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Enter The Matrix! This iPad App Lets You "See" Wi-Fi Signals

A new exhibition by Richard Vijgen reveals the invisible architecture of radio waves, all around us.

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The invisible world around us pulses with radio waves, an electromagnetic tide that washes over everything. If you could see it, everything around us would ripple with information, like dropping a tab of acid after watching The Matrix.

The next best thing to that? The Architecture of Radio, a new exhibition by Dutch designer Richard Vijgen that uses an augmented reality iPad app to visualize the network of radio waves that surrounds us, revealing the invisible traffic of smartphones, GPS units, Wi-Fi routers, cell towers, overhead satellites, and more.

"As an information designer, I'm interested in visualizing things we cannot see," says Vijgen over email. "Most of the information we consume is delivered to us over the air via radio waves . . . We are connected 24/7 through devices that communicate wirelessly over Wi-Fi or cellular networks, yet contrary to the radio towers and transmission stations of the early days of radio, the infrastructure that underpins our information society is barely visible. Wi-Fi routers are hidden behind bookshelves and cell towers are mounted to existing buildings or disguised as trees."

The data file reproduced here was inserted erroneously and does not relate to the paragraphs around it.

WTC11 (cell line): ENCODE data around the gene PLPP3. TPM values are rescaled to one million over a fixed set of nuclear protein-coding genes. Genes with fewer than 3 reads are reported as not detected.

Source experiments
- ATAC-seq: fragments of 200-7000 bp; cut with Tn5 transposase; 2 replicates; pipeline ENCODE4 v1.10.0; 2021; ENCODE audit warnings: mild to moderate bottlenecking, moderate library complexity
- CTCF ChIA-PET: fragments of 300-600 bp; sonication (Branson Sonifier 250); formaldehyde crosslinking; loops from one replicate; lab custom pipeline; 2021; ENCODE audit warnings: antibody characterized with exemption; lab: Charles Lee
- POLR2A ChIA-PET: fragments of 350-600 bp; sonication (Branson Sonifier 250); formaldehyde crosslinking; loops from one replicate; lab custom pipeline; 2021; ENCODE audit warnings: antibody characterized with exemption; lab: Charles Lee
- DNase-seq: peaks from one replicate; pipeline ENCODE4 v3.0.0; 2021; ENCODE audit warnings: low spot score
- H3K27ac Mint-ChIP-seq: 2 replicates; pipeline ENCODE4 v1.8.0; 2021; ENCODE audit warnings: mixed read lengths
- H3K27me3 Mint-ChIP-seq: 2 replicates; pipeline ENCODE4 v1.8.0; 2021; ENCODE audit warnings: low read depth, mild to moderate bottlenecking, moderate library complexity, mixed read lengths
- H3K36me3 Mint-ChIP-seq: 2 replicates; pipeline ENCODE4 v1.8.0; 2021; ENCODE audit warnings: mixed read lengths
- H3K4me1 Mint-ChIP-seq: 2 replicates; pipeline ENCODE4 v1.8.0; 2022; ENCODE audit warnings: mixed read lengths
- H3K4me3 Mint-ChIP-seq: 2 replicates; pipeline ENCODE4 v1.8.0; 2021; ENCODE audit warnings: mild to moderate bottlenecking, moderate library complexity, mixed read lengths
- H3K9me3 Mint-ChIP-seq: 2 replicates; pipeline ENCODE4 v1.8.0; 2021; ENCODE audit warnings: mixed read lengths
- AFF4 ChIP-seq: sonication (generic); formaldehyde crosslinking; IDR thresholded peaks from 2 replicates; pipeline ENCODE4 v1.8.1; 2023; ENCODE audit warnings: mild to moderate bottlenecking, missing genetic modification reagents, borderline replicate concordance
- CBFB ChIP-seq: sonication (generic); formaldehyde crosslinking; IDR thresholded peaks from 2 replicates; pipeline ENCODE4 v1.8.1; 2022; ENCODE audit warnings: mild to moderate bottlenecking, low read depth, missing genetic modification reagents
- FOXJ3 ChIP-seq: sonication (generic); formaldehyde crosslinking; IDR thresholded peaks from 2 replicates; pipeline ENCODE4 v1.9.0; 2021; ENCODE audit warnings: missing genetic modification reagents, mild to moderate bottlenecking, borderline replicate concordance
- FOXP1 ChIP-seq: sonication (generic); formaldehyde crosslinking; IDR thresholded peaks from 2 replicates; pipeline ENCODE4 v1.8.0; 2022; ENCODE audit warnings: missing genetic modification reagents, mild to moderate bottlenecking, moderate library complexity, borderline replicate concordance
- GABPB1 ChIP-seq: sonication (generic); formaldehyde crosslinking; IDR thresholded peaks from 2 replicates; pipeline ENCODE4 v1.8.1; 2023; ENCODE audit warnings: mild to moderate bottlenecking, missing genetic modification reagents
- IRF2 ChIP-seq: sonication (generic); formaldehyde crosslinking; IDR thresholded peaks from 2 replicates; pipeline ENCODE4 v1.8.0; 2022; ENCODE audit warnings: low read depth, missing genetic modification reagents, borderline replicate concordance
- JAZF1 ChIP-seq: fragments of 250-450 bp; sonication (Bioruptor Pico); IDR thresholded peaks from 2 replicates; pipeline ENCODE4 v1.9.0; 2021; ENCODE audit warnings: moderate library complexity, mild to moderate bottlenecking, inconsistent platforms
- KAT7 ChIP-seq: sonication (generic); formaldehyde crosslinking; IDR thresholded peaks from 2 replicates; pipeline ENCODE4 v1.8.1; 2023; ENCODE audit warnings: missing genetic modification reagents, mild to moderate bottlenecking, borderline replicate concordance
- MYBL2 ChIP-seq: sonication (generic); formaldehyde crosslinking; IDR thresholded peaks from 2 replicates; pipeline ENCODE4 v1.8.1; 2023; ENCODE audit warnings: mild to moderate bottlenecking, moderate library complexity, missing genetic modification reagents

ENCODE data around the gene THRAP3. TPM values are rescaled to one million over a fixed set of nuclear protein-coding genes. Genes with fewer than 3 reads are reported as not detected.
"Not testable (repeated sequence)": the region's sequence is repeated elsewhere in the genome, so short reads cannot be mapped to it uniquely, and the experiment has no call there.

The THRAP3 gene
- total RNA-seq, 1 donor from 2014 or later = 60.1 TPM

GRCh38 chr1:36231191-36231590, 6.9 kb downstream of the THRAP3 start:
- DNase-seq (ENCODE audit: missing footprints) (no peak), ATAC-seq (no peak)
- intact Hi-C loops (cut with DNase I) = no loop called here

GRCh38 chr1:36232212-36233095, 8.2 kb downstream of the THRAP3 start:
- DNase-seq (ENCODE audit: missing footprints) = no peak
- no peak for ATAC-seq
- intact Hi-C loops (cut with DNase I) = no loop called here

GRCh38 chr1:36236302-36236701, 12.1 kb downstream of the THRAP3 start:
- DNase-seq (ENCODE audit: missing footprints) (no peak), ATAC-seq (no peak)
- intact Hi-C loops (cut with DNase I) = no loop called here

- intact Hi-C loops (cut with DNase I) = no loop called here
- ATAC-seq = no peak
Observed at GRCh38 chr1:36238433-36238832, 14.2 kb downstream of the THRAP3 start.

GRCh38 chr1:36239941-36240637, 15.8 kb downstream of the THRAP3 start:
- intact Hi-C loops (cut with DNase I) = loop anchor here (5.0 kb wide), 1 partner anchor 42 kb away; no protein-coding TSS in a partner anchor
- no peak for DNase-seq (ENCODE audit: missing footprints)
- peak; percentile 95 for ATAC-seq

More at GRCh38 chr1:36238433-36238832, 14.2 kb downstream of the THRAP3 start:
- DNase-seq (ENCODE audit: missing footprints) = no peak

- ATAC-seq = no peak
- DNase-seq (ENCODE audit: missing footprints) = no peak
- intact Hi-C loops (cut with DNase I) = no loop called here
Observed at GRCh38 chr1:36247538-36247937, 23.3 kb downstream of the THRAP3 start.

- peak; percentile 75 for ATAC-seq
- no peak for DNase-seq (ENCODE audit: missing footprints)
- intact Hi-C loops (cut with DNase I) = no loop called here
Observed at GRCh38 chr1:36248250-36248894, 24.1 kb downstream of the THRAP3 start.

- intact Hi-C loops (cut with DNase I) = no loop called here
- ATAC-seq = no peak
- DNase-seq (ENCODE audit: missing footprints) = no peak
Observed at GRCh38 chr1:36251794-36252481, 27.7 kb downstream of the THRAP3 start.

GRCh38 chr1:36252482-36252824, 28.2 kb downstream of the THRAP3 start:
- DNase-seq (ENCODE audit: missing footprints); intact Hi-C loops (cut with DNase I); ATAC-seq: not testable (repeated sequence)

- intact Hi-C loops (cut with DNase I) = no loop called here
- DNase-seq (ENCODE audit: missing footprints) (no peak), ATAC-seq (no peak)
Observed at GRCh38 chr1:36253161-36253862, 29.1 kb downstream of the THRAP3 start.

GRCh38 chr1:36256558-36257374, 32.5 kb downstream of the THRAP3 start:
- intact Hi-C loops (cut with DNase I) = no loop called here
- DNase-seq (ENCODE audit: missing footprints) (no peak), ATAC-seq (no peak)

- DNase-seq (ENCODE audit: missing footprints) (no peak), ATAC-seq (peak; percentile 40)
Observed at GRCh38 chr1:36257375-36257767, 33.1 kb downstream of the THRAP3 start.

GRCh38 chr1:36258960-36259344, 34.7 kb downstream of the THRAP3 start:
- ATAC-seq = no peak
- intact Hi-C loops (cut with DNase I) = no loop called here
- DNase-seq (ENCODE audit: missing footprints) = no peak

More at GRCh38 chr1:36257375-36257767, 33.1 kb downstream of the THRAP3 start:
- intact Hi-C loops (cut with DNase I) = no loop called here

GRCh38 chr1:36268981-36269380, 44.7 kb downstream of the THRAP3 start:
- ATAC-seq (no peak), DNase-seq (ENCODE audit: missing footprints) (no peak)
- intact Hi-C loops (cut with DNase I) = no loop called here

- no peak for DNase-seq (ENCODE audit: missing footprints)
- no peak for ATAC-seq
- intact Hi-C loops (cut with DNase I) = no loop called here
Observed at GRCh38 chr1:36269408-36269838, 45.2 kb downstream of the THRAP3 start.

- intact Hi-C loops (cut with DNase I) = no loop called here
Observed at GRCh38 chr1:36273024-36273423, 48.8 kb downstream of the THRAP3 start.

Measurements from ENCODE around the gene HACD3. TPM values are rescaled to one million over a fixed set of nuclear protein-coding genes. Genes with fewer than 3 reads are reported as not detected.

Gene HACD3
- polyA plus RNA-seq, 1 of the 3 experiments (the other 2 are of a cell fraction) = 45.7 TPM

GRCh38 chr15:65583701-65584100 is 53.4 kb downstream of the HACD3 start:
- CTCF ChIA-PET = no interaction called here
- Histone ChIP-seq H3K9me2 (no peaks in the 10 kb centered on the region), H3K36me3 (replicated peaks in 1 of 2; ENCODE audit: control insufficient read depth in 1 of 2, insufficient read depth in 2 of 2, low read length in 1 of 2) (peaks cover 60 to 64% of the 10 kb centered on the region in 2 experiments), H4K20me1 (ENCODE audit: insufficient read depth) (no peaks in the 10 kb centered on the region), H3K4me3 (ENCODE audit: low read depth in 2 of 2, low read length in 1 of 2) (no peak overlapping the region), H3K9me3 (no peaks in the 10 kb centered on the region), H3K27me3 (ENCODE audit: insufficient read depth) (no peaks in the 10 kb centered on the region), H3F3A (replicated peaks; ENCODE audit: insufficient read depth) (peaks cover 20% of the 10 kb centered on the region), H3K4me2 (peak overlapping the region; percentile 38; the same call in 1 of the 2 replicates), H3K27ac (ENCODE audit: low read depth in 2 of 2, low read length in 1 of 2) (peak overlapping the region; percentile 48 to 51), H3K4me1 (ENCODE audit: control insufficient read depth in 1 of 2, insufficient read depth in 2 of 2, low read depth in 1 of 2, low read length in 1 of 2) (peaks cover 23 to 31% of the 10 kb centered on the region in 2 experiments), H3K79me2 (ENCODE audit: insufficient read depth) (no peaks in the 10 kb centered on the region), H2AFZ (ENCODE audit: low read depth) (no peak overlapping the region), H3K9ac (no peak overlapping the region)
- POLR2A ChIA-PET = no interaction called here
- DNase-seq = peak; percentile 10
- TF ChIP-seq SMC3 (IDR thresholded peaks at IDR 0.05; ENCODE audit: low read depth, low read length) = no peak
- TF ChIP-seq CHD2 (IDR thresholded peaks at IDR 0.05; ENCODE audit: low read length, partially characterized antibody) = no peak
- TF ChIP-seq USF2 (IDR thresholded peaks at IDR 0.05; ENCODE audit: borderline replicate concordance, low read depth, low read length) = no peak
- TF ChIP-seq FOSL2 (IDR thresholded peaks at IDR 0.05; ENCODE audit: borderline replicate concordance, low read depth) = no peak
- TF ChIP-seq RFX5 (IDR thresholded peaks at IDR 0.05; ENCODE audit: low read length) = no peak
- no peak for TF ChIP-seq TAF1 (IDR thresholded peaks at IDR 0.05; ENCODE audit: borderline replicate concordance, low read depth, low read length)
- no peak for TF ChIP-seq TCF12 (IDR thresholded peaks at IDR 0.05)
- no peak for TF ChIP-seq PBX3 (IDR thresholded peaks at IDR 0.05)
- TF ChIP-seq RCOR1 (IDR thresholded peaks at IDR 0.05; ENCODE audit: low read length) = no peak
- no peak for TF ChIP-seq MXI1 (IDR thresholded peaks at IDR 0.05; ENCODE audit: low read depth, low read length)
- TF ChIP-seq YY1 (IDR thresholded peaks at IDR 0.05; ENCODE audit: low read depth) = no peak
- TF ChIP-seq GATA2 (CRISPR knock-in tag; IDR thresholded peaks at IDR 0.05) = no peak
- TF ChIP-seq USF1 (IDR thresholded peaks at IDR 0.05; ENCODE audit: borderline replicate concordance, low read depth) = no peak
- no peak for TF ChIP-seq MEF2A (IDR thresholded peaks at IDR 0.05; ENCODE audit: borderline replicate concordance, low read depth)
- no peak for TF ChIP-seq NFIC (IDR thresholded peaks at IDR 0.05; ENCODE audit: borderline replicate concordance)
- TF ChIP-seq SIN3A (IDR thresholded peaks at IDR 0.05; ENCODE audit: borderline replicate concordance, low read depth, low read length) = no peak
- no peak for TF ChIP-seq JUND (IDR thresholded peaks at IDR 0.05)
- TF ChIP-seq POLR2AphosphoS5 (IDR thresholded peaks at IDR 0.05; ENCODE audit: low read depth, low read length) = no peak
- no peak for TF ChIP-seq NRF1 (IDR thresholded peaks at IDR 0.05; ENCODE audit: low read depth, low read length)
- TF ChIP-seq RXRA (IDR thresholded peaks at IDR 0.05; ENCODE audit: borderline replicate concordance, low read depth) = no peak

The aim of Vijgen's app is to reveal this invisible architecture around us. On display at ZKM in Karlsruhe, Germany, Vijgen's exhibition invites visitors to use an iPad to view the data webs around them. The app uses GPS to get the user's location, then finds cell towers within reach using OpenCellID and any satellites passing overhead from NASA's [JPL](http://pds.jpl.nasa.gov/) data. Within ZKM, the app also has been programmed to "see" the wired communication infrastructure around you: for example, the data pulsing off of Wi-Fi routers and ethernet cables embedded in the exhibition space. It then animates all of this information on the iPad's screen, simulating the "infosphere" that surrounds us all and allowing us to see its patterns.

It is this infosphere that Vijgen hopes visitors to the Architecture of Radio will think about long after they leave the exhibition. "We cannot see the very thing that is defining our time, and that concerns me," says Vijgen. "As technology is becoming more and more transparent, I think data visualization can help us to relate to things that are invisible, yet play an important role in our lives." It will be on display at ZKM until April 2016.

[via Creative Applications]

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